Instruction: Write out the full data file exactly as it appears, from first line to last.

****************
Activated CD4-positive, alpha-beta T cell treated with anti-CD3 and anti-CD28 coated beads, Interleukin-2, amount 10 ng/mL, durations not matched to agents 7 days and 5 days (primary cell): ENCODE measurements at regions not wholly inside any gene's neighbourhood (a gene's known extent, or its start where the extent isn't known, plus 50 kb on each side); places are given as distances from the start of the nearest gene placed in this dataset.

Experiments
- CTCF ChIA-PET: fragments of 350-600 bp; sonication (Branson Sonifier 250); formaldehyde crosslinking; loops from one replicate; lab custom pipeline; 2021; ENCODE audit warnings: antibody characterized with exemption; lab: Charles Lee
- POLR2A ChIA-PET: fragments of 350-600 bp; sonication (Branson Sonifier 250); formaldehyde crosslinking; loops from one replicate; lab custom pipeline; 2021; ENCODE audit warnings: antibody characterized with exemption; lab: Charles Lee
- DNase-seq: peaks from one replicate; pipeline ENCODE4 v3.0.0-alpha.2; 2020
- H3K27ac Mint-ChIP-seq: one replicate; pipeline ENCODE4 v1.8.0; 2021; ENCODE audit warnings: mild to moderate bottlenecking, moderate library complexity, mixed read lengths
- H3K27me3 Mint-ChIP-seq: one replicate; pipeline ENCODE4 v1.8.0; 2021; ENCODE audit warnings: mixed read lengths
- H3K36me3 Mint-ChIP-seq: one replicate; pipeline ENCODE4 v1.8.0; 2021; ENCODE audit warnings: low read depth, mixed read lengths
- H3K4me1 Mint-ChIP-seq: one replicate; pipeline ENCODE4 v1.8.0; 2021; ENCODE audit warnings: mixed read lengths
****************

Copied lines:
Activated CD4-positive, alpha-beta T cell treated with anti-CD3 and anti-CD28 coated beads, Interleukin-2, amount 10 ng/mL, durations not matched to agents 7 days and 5 days (primary cell): ENCODE measurements at regions not wholly inside any gene's neighbourhood (a gene's known extent, or its start where the extent isn't known, plus 50 kb on each side); places are given as distances from the start of the nearest gene placed in this dataset.

Experiments
- CTCF ChIA-PET: fragments of 350-600 bp; sonication (Branson Sonifier 250); formaldehyde crosslinking; loops from one replicate; lab custom pipeline; 2021; ENCODE audit warnings: antibody characterized with exemption; lab: Charles Lee
- POLR2A ChIA-PET: fragments of 350-600 bp; sonication (Branson Sonifier 250); formaldehyde crosslinking; loops from one replicate; lab custom pipeline; 2021; ENCODE audit warnings: antibody characterized with exemption; lab: Charles Lee
- DNase-seq: peaks from one replicate; pipeline ENCODE4 v3.0.0-alpha.2; 2020
- H3K27ac Mint-ChIP-seq: one replicate; pipeline ENCODE4 v1.8.0; 2021; ENCODE audit warnings: mild to moderate bottlenecking, moderate library complexity, mixed read lengths
- H3K27me3 Mint-ChIP-seq: one replicate; pipeline ENCODE4 v1.8.0; 2021; ENCODE audit warnings: mixed read lengths
- H3K36me3 Mint-ChIP-seq: one replicate; pipeline ENCODE4 v1.8.0; 2021; ENCODE audit warnings: low read depth, mixed read lengths
- H3K4me1 Mint-ChIP-seq: one replicate; pipeline ENCODE4 v1.8.0; 2021; ENCODE audit warnings: mixed read lengths